physical therapy services and programs
Dayton Children's specializes in evaluating and treating problems related to mobility, strength, coordination, balance, flexibility, and pain. Therapists in our department use standardized tests to determine the level of function in these areas.
neurodevelopmental pediatric physical therapy
We treat patients from birth to 21 with delays in gross motor skills milestones due to neurological disorders ranging from premature birth to brain tumors to trauma.
Some of the services we offer patients include:
- Wheelchair assessments
- Adaptive equipment assessment (walker, gait trainer, bath seat etc…)
- Training for use of orthotics and prosthetics
- Training for mobility and assistive devices
orthopaedic/sports physical therapy
Our therapist average at least ten years of experience of working exclusively with orthopaedic and sports medicine patients.
Our sports physical therapists design and implement programs for the management of disorders for patients age 21 and younger with physical abilities, including those with physical disabilities as well as elite athletes.
We provide therapy for a variety of conditions such as:
- Post-op surgery (ACL reconstruction)
- Musculo-skeletal injuries (sprins and strains)
- Muscle atrophy/weakness
- Gait issues ( like limping)
Dayton Children’s sports physical therapists assist athletically-active individuals to improve their performance in a variety of ways. Here are just a few of our services:
- Evaluation and treatment of neuromusculo-skeletal injuries utilizing:
- Electrical stimulation to assist with muscle re-education
- Ultrasound for pain management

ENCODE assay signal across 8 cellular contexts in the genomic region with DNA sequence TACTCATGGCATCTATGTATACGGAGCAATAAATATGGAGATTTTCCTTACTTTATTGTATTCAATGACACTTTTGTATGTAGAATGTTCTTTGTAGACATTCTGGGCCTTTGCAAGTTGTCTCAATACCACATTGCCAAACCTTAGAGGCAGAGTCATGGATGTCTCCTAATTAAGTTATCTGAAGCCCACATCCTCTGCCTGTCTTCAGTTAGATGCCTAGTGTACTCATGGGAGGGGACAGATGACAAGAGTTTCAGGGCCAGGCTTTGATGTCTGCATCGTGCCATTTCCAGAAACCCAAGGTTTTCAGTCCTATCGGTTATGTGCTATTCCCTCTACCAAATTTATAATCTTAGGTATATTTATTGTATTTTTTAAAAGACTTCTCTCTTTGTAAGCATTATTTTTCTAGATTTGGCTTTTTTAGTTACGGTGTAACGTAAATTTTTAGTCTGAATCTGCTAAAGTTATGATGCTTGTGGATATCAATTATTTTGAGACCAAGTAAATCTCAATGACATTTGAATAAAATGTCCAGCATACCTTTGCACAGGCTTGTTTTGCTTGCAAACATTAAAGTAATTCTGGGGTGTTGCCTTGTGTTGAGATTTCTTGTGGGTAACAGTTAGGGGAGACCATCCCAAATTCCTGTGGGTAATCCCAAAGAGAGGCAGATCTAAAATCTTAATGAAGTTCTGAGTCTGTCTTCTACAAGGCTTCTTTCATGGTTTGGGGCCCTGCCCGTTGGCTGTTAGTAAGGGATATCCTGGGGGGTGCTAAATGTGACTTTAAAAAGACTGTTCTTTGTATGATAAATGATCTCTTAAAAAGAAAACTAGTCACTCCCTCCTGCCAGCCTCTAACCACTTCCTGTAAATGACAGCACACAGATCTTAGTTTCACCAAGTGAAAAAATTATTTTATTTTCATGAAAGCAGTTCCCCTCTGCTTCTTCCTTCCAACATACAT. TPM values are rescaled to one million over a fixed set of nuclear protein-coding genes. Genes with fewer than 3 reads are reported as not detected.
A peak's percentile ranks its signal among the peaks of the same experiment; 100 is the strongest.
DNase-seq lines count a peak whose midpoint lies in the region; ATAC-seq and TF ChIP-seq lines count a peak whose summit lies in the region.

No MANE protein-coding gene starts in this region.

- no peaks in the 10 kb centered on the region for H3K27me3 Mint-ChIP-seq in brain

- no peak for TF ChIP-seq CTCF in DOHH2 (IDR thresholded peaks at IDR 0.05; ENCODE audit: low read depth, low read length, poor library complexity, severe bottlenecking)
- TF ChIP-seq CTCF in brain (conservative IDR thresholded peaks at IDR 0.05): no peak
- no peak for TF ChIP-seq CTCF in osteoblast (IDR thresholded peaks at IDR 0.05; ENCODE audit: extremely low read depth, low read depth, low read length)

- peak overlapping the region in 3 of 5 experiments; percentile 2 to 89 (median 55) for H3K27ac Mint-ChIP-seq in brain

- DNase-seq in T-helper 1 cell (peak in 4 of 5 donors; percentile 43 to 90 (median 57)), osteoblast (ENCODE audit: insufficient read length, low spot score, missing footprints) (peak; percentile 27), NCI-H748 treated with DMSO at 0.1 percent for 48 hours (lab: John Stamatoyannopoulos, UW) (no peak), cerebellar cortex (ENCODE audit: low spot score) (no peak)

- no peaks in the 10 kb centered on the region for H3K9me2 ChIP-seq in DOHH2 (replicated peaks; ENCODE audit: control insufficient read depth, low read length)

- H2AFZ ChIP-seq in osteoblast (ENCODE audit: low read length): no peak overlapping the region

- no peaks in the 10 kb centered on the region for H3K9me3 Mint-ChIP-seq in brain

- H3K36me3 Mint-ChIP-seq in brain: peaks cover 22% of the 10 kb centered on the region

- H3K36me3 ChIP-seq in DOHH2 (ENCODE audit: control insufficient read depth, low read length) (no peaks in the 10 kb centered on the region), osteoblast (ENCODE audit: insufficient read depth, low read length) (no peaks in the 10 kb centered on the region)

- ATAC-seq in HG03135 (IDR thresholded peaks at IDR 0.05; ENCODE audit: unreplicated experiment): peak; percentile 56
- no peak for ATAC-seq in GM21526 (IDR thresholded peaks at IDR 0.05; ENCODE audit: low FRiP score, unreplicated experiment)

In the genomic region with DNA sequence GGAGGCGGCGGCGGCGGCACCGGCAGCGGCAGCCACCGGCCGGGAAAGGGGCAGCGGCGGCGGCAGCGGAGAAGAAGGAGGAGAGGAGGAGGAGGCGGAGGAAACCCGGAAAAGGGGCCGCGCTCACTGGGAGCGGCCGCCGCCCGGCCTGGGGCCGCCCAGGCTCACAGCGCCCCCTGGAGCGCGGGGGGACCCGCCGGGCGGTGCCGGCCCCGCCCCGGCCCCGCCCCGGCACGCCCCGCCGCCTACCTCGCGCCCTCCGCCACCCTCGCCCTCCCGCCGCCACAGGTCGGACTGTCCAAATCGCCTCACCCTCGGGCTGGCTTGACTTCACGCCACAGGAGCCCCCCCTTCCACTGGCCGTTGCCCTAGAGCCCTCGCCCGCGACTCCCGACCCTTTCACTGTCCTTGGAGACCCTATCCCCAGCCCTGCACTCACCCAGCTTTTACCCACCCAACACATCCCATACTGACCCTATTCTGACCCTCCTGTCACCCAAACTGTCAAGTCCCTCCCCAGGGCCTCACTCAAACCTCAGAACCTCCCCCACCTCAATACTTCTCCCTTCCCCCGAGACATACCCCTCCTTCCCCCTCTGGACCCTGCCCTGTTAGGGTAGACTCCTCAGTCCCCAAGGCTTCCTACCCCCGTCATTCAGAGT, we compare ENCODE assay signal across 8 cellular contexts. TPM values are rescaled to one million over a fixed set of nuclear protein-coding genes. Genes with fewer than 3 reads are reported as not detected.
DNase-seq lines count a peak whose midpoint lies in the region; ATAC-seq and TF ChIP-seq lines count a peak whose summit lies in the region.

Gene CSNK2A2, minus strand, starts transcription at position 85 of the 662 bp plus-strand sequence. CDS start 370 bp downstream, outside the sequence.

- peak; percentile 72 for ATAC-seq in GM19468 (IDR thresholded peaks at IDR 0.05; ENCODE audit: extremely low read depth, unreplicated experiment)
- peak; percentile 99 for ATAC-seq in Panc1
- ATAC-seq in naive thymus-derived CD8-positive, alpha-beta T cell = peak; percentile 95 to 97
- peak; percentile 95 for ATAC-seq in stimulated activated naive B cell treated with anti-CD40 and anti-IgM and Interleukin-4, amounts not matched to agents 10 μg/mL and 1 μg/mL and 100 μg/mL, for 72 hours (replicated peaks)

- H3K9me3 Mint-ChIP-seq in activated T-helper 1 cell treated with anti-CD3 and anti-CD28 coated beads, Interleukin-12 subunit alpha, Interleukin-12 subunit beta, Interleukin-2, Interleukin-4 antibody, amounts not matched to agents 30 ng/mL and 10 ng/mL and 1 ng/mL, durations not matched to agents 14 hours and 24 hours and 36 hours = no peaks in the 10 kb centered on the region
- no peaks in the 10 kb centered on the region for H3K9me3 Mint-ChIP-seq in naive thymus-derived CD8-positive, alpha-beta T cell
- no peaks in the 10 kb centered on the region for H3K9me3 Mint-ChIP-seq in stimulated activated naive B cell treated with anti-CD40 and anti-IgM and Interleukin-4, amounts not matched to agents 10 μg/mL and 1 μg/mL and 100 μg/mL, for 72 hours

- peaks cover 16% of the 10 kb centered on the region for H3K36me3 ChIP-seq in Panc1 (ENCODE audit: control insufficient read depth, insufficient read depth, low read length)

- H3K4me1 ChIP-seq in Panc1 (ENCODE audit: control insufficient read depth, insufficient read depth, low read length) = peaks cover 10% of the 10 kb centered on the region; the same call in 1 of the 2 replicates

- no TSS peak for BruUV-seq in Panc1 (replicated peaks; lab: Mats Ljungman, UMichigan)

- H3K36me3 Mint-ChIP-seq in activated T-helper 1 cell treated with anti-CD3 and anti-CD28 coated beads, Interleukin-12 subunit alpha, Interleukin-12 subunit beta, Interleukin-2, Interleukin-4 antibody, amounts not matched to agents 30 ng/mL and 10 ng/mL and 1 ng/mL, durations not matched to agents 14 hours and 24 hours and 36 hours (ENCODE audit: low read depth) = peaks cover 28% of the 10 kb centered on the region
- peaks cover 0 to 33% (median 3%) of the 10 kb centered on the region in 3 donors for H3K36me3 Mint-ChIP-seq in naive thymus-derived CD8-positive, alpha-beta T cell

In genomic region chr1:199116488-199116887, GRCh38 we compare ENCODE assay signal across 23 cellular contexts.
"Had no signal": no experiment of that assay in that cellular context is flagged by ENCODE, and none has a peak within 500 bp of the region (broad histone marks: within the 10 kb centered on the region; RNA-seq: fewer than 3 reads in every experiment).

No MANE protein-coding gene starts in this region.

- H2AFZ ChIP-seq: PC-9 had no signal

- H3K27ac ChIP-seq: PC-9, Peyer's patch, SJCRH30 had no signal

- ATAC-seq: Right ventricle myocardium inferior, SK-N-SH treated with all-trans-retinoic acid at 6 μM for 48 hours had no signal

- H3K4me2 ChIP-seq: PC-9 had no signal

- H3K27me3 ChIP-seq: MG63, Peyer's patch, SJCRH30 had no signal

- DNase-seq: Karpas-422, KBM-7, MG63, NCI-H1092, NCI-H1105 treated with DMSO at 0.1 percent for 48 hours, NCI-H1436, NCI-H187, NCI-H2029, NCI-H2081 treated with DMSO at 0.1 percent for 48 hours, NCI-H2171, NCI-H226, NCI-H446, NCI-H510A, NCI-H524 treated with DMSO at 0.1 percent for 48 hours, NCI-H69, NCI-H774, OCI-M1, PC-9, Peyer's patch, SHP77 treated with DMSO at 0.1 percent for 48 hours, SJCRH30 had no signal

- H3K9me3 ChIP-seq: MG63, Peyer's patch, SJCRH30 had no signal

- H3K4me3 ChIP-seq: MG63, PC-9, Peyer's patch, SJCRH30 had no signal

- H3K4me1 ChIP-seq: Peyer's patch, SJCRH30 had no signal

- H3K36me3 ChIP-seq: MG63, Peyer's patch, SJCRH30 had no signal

- Iontophoresis for anti-inflammatory treatment
- Brace, crutch and orthotic fitting
- Designing return to play programs
- Taping techniques
- Performance enhancement
inpatient physical therapy
Physical therapy is offered for patients admitted to the hospital to help children prepare for discharge and return to home. Inpatient physical therapy is designed to increase strength, flexibility and function including bed mobility skills, transfers (moving from the bed to the chair), and getting to the bathroom or even out of the house. Crutches or walkers training is often required to help a patient return to walking after an injury or surgery. Some patients who are admitted for longer admissions may require physical therapy to keep up with strength, endurance, or developmental milestones during the hospital stay.
Inpatient physical therapy is offered 7 days per week based upon the recommended frequency of therapy. Once evaluated, PT is provided at the frequency required to meet goals. This can range from three times per week to three times per day if needed in preparation for discharge.
Inpatient physical therapy is also provided in the NICU to help with positioning and development for the preterm and term newborns requiring additional developmental support. Physicians and nurse practitioners in the NICU determine when the infant is medically stable for physical therapy services.